Companies need to sharpen their processes and procedures to prevent crime losses as the pandemic provides new ways of working, experts say.
Business processes are changing so that the control environment itself is strained, says Christopher Arehart, Chicago-based senior vice president, product manager for criminal insurance, financial lines at Chubb North America.
For example, there is no longer an employee who previously sat outside the CFO's office and made the books. "They make it comfortable from their home but have the same access as they did before," he said.
Training employees to detect fake emails and regular testing and monitoring are basic steps companies can take to mitigate social engineering fraud, said Reid Eanes, Los Angeles-based senior vice president and chief financial officer at Lockton Cos. LLC.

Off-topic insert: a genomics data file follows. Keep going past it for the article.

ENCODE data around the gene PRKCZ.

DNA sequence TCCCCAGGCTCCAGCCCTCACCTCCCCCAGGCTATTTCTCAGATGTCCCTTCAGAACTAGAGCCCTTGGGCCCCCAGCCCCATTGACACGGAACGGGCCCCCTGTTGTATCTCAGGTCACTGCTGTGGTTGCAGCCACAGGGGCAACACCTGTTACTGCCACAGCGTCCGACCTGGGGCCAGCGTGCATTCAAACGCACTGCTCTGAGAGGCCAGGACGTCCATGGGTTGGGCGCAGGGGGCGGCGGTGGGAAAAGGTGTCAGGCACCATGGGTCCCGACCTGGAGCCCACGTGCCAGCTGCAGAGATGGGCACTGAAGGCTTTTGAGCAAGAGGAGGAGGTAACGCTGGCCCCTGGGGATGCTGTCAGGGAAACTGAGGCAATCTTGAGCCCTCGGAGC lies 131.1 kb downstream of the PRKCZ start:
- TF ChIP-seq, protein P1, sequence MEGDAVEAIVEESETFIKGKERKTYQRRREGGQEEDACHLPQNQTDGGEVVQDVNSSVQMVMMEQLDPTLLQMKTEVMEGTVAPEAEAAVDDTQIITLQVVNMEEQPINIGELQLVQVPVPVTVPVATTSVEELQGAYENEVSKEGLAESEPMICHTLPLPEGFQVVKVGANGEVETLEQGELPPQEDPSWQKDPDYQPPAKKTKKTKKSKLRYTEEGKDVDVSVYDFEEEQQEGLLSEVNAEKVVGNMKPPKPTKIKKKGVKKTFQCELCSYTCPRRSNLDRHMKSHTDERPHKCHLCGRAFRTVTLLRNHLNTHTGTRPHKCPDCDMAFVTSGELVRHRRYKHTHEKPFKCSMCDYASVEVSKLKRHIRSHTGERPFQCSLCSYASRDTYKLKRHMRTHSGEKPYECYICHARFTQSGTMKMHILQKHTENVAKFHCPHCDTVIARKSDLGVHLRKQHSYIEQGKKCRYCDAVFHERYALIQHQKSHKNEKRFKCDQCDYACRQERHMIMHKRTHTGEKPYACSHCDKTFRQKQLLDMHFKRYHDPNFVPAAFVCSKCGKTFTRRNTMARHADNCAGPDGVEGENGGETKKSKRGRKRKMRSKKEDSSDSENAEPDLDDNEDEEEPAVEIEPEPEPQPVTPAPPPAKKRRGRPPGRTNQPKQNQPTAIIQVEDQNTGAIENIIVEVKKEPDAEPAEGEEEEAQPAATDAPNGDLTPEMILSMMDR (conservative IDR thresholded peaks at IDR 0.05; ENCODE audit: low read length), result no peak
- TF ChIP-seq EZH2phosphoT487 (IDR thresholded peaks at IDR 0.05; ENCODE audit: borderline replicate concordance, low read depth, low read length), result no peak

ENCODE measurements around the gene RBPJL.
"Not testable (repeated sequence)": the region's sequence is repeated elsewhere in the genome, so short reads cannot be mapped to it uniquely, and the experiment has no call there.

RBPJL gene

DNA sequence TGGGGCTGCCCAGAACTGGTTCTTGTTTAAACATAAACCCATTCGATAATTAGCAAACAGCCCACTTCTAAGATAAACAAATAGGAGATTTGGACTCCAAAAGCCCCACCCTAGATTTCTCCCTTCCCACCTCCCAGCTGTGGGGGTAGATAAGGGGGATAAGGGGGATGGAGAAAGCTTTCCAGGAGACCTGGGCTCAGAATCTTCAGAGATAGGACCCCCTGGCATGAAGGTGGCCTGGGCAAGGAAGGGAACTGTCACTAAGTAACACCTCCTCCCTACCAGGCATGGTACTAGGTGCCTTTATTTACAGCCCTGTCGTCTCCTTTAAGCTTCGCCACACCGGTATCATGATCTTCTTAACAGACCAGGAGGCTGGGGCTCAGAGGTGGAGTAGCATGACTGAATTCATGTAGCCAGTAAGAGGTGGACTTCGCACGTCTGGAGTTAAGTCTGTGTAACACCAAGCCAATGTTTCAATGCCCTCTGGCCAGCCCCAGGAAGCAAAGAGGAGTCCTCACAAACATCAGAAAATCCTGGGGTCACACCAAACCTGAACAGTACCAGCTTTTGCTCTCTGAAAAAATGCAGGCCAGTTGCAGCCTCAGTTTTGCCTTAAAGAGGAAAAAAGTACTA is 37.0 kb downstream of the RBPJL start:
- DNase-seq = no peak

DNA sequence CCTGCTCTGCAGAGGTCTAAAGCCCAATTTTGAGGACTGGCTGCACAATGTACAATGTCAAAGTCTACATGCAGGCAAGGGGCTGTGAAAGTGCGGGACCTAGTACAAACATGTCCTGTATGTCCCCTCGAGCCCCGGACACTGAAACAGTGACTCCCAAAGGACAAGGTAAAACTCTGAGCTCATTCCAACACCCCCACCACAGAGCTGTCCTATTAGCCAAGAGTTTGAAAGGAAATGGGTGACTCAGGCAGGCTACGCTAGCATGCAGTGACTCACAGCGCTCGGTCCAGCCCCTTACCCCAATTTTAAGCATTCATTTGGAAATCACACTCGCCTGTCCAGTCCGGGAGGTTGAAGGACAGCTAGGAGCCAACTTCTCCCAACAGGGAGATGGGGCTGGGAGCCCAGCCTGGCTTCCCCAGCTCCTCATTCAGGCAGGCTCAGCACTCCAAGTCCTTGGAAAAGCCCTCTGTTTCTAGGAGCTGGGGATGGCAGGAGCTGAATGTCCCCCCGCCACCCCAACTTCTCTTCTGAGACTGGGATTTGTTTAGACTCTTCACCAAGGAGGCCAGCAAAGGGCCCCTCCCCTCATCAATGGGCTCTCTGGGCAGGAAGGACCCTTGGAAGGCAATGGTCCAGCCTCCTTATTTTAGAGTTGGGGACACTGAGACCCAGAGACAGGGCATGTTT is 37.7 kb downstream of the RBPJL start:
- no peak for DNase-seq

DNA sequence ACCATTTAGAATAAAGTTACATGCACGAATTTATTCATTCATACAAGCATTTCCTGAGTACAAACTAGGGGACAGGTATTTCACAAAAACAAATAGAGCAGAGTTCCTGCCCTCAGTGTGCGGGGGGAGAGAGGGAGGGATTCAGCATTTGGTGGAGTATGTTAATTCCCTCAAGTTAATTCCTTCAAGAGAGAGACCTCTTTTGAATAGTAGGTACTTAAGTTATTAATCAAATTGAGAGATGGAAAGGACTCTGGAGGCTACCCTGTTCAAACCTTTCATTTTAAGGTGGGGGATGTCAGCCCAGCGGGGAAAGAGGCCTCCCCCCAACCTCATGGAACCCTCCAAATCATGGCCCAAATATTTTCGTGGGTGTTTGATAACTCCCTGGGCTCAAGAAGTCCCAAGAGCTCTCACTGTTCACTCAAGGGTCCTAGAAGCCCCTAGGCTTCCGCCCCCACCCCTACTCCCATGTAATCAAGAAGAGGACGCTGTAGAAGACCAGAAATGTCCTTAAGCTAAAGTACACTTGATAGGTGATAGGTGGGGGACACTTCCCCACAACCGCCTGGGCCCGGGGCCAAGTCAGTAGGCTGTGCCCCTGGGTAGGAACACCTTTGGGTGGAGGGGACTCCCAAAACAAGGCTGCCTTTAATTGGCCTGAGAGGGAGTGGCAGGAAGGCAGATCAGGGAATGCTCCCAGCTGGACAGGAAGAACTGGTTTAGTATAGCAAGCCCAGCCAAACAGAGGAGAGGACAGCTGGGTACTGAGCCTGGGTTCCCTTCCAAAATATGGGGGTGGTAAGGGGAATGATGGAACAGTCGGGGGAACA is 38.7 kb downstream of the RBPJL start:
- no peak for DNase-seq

Training employees to incorporate basic controls into their daily workflow, such as verifying written instructions via a telephone call, is critical, he said.
"The human-to-human relationship can mitigate a lot of risks around changing banking instructions, changing payroll instructions, requesting the transfer of emergency transactions," Eanes said. [1
"You have to start with the assumption that the party sending the email has been exposed to their email, and it happens every day because providers, providers have not enabled multifactor authentication," he said.
work environment, new technology can be used, such as verifying information in person via a video conference call, Arehart said.